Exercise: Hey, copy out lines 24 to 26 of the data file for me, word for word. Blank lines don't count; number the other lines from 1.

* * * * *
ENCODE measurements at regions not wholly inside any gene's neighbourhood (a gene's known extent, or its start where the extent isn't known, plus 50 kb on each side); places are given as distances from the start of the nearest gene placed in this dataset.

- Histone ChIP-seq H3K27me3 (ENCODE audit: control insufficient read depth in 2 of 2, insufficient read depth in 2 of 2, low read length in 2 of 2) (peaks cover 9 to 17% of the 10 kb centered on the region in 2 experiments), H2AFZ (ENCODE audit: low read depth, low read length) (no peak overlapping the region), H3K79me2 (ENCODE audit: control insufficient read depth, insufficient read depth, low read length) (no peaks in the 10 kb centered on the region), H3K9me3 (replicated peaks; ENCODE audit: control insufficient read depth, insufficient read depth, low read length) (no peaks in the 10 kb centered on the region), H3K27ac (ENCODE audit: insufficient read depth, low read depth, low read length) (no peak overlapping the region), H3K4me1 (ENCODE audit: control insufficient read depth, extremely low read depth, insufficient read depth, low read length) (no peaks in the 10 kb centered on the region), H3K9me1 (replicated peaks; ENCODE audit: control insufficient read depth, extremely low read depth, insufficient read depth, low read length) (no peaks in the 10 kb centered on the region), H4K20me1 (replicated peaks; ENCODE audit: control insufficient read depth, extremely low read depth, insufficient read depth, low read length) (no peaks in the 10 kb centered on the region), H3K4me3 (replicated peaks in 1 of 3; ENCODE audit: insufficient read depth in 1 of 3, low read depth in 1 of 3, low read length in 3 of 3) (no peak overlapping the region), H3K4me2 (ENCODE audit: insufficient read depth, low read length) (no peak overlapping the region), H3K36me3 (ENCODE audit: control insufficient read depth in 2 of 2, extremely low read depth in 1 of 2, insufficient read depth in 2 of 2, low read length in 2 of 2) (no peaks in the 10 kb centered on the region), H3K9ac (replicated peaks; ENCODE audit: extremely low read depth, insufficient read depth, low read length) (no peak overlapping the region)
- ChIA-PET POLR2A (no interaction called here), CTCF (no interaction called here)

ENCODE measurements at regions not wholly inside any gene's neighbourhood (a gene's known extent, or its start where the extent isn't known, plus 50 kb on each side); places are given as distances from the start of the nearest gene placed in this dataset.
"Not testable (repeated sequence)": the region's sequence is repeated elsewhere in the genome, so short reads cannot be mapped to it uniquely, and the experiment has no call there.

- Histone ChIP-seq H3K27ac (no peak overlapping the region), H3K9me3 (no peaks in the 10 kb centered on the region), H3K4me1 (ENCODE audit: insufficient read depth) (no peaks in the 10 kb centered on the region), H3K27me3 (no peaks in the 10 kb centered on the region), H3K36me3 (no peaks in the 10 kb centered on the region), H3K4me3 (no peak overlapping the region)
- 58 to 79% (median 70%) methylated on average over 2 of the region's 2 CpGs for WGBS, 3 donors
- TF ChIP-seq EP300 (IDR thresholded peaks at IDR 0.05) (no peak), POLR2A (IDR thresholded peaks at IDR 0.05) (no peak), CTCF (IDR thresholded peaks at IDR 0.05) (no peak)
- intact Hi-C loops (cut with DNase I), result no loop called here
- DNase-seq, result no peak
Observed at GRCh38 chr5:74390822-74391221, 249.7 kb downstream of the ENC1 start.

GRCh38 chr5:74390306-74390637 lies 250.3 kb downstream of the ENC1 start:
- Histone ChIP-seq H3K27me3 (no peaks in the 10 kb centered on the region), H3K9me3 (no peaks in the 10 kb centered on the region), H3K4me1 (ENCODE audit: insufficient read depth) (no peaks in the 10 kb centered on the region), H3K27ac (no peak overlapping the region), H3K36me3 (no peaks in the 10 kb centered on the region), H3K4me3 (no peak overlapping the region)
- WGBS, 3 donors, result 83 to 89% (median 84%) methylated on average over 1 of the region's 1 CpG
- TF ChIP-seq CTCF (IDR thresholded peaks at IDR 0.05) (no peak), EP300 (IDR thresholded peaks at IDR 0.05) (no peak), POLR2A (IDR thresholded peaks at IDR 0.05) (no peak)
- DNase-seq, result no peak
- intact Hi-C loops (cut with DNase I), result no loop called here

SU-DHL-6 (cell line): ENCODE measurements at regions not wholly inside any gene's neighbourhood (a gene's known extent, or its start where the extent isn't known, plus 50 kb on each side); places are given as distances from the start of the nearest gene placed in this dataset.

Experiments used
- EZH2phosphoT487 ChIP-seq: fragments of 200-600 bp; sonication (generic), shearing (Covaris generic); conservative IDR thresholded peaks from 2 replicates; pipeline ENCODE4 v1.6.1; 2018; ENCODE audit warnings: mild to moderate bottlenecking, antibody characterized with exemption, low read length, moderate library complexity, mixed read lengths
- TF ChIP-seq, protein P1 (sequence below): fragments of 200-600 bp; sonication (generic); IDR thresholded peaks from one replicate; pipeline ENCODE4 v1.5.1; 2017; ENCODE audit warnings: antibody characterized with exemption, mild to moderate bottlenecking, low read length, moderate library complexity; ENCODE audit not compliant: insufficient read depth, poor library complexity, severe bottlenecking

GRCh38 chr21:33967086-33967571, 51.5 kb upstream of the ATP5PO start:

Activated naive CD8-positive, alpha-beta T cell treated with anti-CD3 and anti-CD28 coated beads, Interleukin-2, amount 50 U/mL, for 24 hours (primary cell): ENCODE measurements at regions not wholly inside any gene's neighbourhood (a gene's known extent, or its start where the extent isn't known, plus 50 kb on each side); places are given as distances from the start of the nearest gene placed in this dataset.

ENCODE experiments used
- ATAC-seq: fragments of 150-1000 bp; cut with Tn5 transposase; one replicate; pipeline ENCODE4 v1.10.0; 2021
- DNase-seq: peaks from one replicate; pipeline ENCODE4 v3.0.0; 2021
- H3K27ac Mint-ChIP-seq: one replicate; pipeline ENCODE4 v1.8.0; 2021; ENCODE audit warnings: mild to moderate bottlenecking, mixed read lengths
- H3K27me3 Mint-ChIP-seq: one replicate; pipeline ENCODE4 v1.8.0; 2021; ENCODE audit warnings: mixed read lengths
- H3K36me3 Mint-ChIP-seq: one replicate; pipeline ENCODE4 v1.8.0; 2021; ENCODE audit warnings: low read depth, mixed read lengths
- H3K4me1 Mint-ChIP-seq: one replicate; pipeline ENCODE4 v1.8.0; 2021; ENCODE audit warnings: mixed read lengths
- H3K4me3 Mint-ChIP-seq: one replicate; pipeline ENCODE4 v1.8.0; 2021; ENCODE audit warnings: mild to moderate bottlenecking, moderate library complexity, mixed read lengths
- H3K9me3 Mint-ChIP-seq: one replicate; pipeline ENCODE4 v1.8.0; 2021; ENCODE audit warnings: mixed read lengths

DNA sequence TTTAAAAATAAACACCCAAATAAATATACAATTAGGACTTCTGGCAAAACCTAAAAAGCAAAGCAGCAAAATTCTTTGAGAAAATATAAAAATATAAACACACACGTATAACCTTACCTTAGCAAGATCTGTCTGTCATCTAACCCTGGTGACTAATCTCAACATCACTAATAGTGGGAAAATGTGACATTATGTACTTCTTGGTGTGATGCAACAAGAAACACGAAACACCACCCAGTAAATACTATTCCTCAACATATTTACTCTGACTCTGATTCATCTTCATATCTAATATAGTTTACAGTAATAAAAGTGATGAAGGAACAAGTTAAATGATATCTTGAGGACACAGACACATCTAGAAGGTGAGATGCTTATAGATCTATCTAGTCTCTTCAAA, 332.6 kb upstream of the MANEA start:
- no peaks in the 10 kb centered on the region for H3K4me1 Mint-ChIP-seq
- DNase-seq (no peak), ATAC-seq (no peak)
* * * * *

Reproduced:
ENCODE experiments used
- ATAC-seq: fragments of 150-1000 bp; cut with Tn5 transposase; one replicate; pipeline ENCODE4 v1.10.0; 2021
- DNase-seq: peaks from one replicate; pipeline ENCODE4 v3.0.0; 2021